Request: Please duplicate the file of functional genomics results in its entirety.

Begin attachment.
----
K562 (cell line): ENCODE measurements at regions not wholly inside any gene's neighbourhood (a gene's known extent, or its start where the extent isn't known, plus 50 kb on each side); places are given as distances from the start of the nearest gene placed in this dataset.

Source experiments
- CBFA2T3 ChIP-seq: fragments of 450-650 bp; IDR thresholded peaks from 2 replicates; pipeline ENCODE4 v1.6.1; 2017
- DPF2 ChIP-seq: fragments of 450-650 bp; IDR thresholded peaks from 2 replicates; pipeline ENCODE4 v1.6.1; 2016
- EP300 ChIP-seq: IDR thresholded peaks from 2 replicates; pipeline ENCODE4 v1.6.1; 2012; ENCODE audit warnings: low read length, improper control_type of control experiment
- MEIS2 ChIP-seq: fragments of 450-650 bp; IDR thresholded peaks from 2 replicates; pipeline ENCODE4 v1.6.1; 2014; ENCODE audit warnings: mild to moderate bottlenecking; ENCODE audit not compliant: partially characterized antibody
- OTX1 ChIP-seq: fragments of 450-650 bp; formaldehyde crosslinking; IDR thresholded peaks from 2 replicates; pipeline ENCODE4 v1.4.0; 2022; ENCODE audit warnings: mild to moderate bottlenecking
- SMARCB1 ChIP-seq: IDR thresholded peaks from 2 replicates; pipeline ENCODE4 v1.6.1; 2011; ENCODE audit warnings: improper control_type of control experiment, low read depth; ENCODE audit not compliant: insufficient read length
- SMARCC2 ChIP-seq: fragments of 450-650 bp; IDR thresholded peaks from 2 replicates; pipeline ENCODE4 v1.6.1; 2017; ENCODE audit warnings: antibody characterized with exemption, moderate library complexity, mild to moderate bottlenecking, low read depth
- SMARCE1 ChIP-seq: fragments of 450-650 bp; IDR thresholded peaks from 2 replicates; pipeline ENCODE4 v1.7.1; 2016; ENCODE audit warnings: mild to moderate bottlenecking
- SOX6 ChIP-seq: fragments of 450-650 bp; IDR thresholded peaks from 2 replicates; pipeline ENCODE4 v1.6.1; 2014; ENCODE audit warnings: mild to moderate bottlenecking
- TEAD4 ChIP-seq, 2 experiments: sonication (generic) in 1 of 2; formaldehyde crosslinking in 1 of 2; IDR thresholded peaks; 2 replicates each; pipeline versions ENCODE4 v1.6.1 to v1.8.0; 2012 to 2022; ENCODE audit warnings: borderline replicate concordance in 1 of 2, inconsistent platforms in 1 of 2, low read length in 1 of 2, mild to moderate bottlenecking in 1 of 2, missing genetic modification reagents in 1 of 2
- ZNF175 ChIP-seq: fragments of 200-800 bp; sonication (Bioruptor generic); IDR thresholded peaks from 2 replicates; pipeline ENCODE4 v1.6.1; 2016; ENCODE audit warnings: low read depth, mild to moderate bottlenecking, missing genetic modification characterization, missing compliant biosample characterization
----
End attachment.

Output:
K562 (cell line): ENCODE measurements at regions not wholly inside any gene's neighbourhood (a gene's known extent, or its start where the extent isn't known, plus 50 kb on each side); places are given as distances from the start of the nearest gene placed in this dataset.

Source experiments
- CBFA2T3 ChIP-seq: fragments of 450-650 bp; IDR thresholded peaks from 2 replicates; pipeline ENCODE4 v1.6.1; 2017
- DPF2 ChIP-seq: fragments of 450-650 bp; IDR thresholded peaks from 2 replicates; pipeline ENCODE4 v1.6.1; 2016
- EP300 ChIP-seq: IDR thresholded peaks from 2 replicates; pipeline ENCODE4 v1.6.1; 2012; ENCODE audit warnings: low read length, improper control_type of control experiment
- MEIS2 ChIP-seq: fragments of 450-650 bp; IDR thresholded peaks from 2 replicates; pipeline ENCODE4 v1.6.1; 2014; ENCODE audit warnings: mild to moderate bottlenecking; ENCODE audit not compliant: partially characterized antibody
- OTX1 ChIP-seq: fragments of 450-650 bp; formaldehyde crosslinking; IDR thresholded peaks from 2 replicates; pipeline ENCODE4 v1.4.0; 2022; ENCODE audit warnings: mild to moderate bottlenecking
- SMARCB1 ChIP-seq: IDR thresholded peaks from 2 replicates; pipeline ENCODE4 v1.6.1; 2011; ENCODE audit warnings: improper control_type of control experiment, low read depth; ENCODE audit not compliant: insufficient read length
- SMARCC2 ChIP-seq: fragments of 450-650 bp; IDR thresholded peaks from 2 replicates; pipeline ENCODE4 v1.6.1; 2017; ENCODE audit warnings: antibody characterized with exemption, moderate library complexity, mild to moderate bottlenecking, low read depth
- SMARCE1 ChIP-seq: fragments of 450-650 bp; IDR thresholded peaks from 2 replicates; pipeline ENCODE4 v1.7.1; 2016; ENCODE audit warnings: mild to moderate bottlenecking
- SOX6 ChIP-seq: fragments of 450-650 bp; IDR thresholded peaks from 2 replicates; pipeline ENCODE4 v1.6.1; 2014; ENCODE audit warnings: mild to moderate bottlenecking
- TEAD4 ChIP-seq, 2 experiments: sonication (generic) in 1 of 2; formaldehyde crosslinking in 1 of 2; IDR thresholded peaks; 2 replicates each; pipeline versions ENCODE4 v1.6.1 to v1.8.0; 2012 to 2022; ENCODE audit warnings: borderline replicate concordance in 1 of 2, inconsistent platforms in 1 of 2, low read length in 1 of 2, mild to moderate bottlenecking in 1 of 2, missing genetic modification reagents in 1 of 2
- ZNF175 ChIP-seq: fragments of 200-800 bp; sonication (Bioruptor generic); IDR thresholded peaks from 2 replicates; pipeline ENCODE4 v1.6.1; 2016; ENCODE audit warnings: low read depth, mild to moderate bottlenecking, missing genetic modification characterization, missing compliant biosample characterization